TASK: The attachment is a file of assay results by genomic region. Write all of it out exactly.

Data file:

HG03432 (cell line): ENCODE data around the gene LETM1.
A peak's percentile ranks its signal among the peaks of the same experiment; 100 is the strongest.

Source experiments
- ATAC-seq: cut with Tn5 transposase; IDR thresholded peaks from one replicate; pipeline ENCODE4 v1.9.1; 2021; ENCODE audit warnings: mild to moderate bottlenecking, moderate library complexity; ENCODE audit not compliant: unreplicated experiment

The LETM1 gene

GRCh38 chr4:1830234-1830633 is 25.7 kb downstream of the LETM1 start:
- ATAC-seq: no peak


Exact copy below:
HG03432 (cell line): ENCODE data around the gene LETM1.
A peak's percentile ranks its signal among the peaks of the same experiment; 100 is the strongest.

Source experiments
- ATAC-seq: cut with Tn5 transposase; IDR thresholded peaks from one replicate; pipeline ENCODE4 v1.9.1; 2021; ENCODE audit warnings: mild to moderate bottlenecking, moderate library complexity; ENCODE audit not compliant: unreplicated experiment

The LETM1 gene

GRCh38 chr4:1830234-1830633 is 25.7 kb downstream of the LETM1 start:
- ATAC-seq: no peak